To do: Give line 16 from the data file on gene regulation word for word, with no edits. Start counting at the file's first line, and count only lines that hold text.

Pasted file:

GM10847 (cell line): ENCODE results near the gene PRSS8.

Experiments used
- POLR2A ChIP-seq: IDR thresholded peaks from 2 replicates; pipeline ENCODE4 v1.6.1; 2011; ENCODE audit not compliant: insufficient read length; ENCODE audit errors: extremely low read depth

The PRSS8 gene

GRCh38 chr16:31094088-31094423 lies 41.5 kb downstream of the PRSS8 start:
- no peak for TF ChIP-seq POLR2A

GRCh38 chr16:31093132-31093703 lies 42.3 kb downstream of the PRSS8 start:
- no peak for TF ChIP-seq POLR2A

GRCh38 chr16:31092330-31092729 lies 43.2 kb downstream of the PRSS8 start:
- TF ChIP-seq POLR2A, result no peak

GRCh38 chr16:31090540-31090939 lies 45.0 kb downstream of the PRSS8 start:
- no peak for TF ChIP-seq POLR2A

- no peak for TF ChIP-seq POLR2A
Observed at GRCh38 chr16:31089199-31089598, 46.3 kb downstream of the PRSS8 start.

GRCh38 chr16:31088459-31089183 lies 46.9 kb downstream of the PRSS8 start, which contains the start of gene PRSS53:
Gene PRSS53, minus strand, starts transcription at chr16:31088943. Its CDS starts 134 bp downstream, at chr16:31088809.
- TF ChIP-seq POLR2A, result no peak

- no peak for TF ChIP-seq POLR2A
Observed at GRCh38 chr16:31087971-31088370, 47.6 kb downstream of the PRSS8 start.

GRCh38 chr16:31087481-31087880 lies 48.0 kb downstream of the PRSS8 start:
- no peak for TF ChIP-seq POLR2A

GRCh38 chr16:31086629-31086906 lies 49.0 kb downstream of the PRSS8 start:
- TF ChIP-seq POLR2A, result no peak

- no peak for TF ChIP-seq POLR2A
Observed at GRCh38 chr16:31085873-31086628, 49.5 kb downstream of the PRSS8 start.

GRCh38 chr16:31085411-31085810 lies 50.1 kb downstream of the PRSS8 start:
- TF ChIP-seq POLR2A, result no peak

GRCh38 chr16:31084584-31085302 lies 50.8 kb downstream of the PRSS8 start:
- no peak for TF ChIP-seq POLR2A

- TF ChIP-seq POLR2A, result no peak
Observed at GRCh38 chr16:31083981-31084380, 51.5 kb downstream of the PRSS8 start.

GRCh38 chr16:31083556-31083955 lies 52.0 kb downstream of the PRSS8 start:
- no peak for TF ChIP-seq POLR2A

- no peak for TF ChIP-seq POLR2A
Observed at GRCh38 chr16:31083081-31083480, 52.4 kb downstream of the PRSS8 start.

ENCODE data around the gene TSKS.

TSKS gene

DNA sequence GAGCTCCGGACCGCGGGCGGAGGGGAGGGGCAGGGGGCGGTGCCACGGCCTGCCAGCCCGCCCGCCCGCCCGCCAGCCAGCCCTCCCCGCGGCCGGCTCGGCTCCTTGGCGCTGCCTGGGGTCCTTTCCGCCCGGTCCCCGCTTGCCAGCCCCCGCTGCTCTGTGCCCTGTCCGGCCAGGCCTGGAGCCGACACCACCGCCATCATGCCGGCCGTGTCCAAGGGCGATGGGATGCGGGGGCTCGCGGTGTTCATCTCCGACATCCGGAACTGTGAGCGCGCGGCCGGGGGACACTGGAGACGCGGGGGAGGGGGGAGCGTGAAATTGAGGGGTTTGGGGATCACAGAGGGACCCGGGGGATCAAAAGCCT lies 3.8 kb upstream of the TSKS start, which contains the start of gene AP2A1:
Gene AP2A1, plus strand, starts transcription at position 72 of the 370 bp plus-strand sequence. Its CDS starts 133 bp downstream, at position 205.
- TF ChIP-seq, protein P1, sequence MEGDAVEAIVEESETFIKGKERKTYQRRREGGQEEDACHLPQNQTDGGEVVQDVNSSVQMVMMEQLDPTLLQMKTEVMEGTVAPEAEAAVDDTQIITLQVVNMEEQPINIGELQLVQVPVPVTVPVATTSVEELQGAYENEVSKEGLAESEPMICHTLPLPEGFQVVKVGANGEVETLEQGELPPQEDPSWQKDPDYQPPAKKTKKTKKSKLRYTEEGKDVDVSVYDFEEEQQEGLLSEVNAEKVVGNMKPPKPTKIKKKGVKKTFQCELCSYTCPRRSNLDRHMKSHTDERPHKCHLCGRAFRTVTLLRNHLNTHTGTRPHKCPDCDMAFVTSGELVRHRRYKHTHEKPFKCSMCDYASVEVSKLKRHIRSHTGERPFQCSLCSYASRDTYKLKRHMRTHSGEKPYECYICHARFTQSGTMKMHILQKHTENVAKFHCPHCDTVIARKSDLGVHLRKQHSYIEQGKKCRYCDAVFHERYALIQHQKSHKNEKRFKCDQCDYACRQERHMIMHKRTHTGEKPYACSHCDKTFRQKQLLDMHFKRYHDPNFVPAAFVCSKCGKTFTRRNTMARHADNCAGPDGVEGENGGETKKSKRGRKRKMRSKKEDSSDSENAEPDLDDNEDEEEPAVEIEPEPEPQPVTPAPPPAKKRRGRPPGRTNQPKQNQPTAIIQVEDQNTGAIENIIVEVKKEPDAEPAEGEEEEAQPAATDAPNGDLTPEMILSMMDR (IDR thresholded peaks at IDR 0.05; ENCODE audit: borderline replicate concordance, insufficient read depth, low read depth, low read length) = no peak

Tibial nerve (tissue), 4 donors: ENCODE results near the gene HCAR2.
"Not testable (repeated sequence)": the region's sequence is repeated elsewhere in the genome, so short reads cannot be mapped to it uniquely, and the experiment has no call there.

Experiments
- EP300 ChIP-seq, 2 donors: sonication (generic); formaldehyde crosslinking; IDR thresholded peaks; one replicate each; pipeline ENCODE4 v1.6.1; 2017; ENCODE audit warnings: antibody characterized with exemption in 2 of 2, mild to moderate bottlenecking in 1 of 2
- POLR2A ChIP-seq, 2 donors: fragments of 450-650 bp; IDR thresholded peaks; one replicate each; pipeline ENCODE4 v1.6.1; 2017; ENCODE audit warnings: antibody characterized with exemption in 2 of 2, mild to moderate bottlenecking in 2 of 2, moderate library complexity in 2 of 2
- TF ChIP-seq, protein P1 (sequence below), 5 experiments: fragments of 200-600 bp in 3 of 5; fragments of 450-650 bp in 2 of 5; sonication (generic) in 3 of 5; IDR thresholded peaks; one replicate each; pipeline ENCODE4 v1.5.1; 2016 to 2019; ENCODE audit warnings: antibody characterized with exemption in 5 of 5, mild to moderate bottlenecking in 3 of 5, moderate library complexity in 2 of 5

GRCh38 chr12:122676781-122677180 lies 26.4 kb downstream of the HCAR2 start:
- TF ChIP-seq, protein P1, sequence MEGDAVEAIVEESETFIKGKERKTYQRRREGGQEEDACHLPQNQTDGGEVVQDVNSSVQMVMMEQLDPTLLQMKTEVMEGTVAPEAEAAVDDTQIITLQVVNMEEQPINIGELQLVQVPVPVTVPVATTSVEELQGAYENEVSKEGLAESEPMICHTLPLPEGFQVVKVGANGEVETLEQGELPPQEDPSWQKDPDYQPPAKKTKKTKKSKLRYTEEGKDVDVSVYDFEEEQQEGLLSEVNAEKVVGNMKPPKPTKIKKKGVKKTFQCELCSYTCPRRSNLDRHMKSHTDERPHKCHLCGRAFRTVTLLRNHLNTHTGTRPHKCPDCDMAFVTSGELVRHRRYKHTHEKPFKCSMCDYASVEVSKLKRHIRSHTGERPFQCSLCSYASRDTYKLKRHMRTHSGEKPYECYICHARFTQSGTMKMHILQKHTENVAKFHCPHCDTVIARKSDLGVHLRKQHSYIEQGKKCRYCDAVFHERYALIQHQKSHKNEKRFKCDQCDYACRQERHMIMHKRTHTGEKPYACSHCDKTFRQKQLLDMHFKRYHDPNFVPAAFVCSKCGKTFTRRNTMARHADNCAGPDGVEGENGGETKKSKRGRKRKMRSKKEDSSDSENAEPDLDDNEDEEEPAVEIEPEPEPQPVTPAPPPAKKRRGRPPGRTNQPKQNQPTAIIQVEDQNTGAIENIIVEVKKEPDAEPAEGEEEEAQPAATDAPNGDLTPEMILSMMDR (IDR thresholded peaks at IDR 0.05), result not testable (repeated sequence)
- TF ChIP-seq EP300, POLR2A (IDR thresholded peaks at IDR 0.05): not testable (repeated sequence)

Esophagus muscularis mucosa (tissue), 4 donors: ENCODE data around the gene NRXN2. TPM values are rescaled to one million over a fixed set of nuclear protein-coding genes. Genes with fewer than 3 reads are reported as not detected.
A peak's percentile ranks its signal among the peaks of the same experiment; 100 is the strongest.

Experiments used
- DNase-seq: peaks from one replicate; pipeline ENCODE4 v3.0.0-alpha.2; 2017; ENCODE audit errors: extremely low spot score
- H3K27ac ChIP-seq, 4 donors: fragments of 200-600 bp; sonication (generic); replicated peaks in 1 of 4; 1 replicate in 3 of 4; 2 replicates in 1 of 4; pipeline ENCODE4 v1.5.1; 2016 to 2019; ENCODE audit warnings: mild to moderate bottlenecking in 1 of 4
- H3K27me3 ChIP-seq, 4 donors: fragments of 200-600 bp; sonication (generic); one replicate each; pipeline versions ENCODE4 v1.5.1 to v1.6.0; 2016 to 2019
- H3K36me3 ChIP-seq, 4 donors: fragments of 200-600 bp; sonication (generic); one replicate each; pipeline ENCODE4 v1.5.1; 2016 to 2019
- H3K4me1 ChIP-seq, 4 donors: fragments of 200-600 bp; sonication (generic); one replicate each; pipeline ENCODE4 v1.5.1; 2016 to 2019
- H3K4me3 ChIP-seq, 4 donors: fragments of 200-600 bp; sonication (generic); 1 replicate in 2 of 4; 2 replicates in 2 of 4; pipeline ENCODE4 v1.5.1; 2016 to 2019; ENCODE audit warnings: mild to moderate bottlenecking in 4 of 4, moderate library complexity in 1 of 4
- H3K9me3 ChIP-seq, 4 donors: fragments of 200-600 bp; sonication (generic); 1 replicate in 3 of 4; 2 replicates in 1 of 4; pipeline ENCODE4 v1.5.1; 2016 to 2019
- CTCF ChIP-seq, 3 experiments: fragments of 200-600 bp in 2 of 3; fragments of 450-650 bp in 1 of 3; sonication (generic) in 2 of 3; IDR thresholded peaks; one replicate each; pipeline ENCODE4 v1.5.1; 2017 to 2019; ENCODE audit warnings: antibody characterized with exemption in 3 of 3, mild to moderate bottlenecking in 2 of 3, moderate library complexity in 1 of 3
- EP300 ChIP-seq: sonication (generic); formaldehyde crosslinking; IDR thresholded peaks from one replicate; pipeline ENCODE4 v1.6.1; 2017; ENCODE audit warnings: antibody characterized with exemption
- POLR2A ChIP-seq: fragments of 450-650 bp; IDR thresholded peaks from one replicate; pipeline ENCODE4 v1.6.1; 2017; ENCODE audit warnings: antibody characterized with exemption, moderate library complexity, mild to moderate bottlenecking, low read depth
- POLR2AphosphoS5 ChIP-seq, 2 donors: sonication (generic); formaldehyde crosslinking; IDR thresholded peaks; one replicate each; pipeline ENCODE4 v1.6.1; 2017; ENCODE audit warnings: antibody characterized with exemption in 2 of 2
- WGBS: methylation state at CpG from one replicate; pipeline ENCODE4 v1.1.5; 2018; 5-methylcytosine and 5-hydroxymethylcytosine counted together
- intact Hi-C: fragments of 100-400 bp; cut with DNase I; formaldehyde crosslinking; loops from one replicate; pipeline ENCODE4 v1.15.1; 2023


Gene PRSS53, minus strand, starts transcription at chr16:31088943. Its CDS starts 134 bp downstream, at chr16:31088809.